It wasn’t just negligence and misjudgment that allowed Sandusky to terrorize kids on PSU campus for over a decade. The Freeh report details a lack of empathy and proactive self-service among the university’s powerful officials that can only imply that self-preservation was of paramount importance. For example, none of these men even sought to identify Victim 2 – the child Mike McQueary witnessed Sandusky assaulting in the Lasch Building shower in 2001 – to inquire about the child’s well-being.

These were wealthy men, in positions of rare power, presiding over one the most prestigious academic universities and athletic programs in the country. Many human’s appetites for power can range anywhere from healthy to practically carnal. Once we get it, if we don’t police it, the possession of power and desire to keep it can often corrupt one’s moral code. Power – getting and maintaining it – is at the root of this country’s and history’s darkest actions and secrets. Otherwise unthinkable acts are committed and the well-being of others put in otherwise unthinkable danger as power-preservation and, ultimately, self-preservation takes over. That’s the only way to explain typically good men mishandling the Sandusky situation in such a callous manner and for so long.

And then there’s the issue of college athletics on college campuses and the engendered climate/culture. The Freeh report spoke of “a culture of reverence for the football program that is ingrained at all levels of the campus community,” and an “excessive focus on athletics.”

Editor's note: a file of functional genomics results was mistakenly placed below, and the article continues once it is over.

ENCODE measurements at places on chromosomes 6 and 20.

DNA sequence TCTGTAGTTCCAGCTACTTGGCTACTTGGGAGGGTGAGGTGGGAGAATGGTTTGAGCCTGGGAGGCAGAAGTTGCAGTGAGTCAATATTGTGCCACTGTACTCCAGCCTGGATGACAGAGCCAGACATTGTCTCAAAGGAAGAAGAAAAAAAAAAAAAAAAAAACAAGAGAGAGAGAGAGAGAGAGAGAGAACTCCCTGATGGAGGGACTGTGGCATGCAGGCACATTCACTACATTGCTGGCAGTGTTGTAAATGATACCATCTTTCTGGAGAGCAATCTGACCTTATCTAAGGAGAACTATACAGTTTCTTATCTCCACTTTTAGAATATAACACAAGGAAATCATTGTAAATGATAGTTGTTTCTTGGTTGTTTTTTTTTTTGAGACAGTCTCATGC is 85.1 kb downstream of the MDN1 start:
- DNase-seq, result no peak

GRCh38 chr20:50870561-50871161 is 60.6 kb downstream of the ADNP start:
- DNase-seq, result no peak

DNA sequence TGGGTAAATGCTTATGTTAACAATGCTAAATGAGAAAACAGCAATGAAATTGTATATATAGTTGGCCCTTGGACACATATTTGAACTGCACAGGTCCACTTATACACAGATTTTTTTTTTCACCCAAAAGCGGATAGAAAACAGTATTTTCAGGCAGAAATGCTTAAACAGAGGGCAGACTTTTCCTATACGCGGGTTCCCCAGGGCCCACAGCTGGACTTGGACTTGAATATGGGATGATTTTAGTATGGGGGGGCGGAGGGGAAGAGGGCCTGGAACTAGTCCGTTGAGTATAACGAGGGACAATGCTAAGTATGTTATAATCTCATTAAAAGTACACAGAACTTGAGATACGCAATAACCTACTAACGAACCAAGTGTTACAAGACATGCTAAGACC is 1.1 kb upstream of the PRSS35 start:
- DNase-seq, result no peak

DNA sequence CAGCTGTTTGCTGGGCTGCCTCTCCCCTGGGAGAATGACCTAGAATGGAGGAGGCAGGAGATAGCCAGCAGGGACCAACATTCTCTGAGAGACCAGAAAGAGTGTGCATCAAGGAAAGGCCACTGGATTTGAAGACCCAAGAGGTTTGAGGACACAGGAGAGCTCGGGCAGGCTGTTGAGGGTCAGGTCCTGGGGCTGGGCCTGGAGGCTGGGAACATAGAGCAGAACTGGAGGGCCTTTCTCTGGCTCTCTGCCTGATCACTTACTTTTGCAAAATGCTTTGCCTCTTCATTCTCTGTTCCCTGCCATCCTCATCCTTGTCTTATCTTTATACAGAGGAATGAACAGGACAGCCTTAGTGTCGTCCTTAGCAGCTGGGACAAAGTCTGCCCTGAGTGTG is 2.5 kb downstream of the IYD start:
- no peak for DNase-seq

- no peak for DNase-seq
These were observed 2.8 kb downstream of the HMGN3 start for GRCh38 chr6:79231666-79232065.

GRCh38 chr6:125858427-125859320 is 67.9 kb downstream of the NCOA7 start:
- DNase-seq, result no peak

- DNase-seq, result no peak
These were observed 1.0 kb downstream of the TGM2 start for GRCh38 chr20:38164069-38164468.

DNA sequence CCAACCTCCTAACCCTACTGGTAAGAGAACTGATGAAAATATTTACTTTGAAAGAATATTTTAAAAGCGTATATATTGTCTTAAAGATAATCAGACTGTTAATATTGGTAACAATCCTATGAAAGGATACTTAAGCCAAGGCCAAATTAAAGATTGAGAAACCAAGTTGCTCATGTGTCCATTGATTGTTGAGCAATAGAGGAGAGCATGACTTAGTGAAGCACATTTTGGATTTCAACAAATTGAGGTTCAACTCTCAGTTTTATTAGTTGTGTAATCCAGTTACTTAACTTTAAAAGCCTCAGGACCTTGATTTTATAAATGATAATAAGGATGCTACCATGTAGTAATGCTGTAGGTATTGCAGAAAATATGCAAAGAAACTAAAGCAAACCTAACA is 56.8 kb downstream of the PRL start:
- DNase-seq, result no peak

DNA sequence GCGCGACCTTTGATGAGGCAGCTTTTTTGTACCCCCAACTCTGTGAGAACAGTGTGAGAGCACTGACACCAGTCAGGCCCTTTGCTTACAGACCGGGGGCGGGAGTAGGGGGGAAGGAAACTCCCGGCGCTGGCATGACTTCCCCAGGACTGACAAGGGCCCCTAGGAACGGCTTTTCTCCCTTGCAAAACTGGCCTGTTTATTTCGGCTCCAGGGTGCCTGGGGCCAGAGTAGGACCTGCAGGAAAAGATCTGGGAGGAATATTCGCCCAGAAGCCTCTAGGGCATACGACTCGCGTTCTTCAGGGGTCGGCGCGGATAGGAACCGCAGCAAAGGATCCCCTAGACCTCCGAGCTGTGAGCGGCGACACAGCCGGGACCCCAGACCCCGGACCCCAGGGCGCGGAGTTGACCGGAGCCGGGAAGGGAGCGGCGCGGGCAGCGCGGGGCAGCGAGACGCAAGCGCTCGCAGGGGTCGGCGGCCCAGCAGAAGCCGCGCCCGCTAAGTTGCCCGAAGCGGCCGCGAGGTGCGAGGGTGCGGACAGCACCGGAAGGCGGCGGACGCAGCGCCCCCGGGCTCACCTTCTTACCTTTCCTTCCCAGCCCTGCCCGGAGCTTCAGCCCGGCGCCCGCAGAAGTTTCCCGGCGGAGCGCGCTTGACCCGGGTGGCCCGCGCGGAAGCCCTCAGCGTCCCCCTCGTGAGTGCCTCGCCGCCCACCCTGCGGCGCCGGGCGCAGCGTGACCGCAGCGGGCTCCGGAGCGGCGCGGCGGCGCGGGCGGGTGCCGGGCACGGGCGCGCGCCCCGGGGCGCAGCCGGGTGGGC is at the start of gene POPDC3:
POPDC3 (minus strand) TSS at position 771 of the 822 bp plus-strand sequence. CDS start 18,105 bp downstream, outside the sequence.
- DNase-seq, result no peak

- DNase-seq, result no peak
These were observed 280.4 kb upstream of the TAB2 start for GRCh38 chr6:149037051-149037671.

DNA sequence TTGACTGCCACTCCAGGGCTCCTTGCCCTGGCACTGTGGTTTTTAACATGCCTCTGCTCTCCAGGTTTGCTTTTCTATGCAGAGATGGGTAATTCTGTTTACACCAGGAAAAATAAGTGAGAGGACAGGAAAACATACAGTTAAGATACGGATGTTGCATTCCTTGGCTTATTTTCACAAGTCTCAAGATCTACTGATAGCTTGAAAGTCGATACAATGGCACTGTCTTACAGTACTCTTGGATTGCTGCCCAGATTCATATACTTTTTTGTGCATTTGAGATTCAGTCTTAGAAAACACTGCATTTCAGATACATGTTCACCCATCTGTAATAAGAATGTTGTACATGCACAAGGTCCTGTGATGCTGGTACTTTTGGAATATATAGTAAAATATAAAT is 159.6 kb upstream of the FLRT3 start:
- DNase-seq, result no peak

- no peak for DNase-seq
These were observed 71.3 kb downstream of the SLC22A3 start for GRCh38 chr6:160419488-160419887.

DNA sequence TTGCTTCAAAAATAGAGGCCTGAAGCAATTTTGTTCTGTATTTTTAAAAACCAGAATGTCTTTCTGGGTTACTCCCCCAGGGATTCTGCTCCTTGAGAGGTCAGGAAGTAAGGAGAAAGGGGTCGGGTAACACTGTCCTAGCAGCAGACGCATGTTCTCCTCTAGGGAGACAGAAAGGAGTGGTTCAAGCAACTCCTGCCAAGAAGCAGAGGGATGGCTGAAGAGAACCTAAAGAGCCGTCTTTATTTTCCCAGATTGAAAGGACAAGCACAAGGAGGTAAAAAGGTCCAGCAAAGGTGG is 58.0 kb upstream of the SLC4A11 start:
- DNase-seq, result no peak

Cloistered off in rural State College, this produces a very insular culture and protocol. It’s known as “The Penn State Way,” which, in addition to PSU’s Nittany Lions obsession, the report finds (and this is no revelation) that there’s an over-emphasis on a PSU-idea of decision-making and a resistance to seeking outside perspectives.  So, it goes, no matter the nature of the crime/problem, try to handle everything in-house and, at all cost, protect the football program. That’s how a Sandusky can stalk around a campus with kids in 2011 after having first been investigated for inappropriate conduct with a minor in 1998.

Penn State is the most cautionary of cautionary tales because, given human inclination when it comes to power and the warped cult-culture football has created on many other college campuses, there’s no telling what dark secrets lurk uncovered elsewhere.

In response to the Freeh Report, Paterno’s family issued a statement. “The idea that any sane, responsible adult would knowingly cover up for a child predator is impossible to accept,” they wrote. “The far more realistic conclusion is that many people didn't fully understand what was happening and underestimated or misinterpreted events.”

In the Paternos’ idealistic world, that statement could be true. It’s far more likely, however, that it is merely a family’s quaint, love-blinded attempt to protect what’s left of the reputation of a hero rapidly falling from grace.

But, one of these days, that JoePa statue is bound to come down.

“If Penn State University has any courage, any character, or any integrity,” wrote a fan on Midwest Sports Fan.  “The statue of Joe Paterno outside of Beaver Stadium will be brought down and put away, never to be seen again.”

It will be a difficult decision, one of many small attempts to make right all the wrong that came from powerful men taking the easy way out.